In battleground states with large Latino populations, presidential campaigns have been working on efforts to get out the vote. While Hispanics nationwide tend to vote Democratic and support Biden, the demographic is far from monolithic. A September NBC News/Marist poll found Trump and Biden tied in Florida, with the former vice president underperforming with Latino voters there.

In Maryland, where Trump is deeply unpopular, about 10% of the population is Hispanic.

This election, voters in Baltimore will also have an opportunity to cast their ballots for the first Latina members of the City Council. Ramos, the Democratic nominee in District 14, has virtually no opposition in the general election. In District 12, the Green Party’s Franca Muller Paz is fighting an uphill battle to unseat Democrat Robert Stokes.

The day before the parade, both women attended a virtual panel that stressed the importance of voting and Hispanic representation in government.

Ramos said that, in this election in particular, voters need to “make a conscious plan” for voting because of all the ways COVID-19 has made the process more complicated.


“You can’t just wake up on Election Day and go, ‘I’m going to go down the street,’" Ramos said. "No, it’s not going to be that easy.”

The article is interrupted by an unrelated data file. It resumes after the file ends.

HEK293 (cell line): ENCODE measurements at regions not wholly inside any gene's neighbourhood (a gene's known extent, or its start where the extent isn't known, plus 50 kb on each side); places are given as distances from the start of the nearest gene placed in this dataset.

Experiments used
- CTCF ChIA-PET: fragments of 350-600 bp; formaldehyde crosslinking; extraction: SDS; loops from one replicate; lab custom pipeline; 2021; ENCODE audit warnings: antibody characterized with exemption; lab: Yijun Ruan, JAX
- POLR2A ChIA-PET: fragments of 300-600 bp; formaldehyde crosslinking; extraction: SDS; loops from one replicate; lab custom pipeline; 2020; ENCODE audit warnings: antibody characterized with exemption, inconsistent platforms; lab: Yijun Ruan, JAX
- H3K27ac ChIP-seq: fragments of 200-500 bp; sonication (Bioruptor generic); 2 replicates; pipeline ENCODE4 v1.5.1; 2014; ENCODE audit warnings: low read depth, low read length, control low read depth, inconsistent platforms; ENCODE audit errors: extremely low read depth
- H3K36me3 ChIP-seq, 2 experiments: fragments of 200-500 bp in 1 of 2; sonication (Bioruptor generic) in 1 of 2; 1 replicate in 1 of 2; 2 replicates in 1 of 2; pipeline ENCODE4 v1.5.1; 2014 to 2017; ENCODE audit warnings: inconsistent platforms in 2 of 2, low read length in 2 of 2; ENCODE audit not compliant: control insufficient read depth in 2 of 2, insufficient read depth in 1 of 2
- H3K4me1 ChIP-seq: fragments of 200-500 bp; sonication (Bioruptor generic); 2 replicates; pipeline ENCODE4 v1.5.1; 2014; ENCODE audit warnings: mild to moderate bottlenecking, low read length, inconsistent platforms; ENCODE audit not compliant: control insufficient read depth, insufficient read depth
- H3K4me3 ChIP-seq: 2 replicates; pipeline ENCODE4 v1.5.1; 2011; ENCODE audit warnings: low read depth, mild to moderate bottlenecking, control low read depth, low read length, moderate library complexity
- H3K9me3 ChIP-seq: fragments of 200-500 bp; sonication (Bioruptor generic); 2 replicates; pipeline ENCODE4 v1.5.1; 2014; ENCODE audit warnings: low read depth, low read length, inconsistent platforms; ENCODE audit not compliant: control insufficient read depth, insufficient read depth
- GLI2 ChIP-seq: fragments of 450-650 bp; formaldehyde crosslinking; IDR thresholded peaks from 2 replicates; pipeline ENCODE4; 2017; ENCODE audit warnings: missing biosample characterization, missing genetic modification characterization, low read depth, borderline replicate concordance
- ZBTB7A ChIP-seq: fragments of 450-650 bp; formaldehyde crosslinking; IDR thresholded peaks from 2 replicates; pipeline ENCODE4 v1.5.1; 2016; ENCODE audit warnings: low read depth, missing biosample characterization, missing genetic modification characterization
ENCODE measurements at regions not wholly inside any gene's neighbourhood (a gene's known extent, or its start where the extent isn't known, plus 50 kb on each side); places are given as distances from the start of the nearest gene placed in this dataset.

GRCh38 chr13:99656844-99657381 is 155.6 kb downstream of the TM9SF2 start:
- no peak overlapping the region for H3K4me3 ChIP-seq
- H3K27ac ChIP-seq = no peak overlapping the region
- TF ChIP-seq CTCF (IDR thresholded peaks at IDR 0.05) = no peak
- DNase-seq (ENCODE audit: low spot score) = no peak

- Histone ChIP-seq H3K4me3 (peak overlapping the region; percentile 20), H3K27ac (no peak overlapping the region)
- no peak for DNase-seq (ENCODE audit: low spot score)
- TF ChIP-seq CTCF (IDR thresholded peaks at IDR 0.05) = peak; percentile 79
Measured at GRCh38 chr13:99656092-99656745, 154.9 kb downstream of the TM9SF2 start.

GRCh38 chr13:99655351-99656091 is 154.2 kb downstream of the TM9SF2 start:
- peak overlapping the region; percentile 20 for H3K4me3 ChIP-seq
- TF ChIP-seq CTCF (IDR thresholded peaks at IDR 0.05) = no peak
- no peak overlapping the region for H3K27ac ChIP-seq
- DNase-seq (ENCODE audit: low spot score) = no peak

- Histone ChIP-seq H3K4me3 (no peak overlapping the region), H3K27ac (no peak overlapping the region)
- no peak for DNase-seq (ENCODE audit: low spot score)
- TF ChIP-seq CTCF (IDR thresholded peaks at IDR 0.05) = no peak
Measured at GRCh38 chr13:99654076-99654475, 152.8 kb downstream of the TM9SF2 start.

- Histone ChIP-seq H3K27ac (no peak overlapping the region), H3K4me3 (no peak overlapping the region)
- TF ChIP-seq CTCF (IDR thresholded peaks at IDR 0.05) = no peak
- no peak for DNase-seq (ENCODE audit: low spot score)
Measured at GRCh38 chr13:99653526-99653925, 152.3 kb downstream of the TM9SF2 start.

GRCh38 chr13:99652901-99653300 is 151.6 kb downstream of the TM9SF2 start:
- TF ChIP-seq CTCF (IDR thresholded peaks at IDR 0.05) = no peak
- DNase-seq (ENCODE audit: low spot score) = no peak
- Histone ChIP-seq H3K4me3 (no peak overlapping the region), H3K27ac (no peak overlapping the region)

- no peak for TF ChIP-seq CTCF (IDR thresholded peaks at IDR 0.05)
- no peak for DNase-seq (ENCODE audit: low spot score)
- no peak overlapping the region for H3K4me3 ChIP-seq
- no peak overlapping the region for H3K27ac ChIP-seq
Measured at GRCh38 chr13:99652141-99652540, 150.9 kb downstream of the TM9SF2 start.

Maryland residents are encouraged to request their ballot by mail to limit their exposure to crowds on Election Day. Ultimately, state election officials expect half the voters who participate in the election to opt for a mail-in ballot. Requests must be received by local election boards by Oct. 20.

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Residents also have the option of in-person voting on Election Day at more than 300 centers across Maryland and early voting, starting Oct. 26, at more than 80 locations. People can also deposit their ballots into more than 280 drop boxes across the state.

Hispanic leaders also sought to spread awareness that undocumented immigrants in some Maryland cities, such as College Park, are allowed to participate in local municipal elections. Baltimore does not allow this.

Muller Paz said that non-citizens can still find ways to participate in the political process, from calling their City Council members about needed changes in the community to sending letters to state delegates and Gov. Larry Hogan, a Republican.

“We all have the ability to change politics in our city,” she said. "And if you’re excited about a candidate, you can knock on doors.”


The Latino population in Maryland has been disproportionately hard hit by the coronavirus pandemic. Roughly 63% of the state’s confirmed COVID-19 cases where information on race was available, 59,516, were found in Black or Hispanic residents. The two demographic groups represent less than half the state’s population.

The current atmosphere made Sunday’s event feel especially important to participants.

“We are bringing happiness to the community,” said organizer Lucia Islas, “and information, too, at the same time.”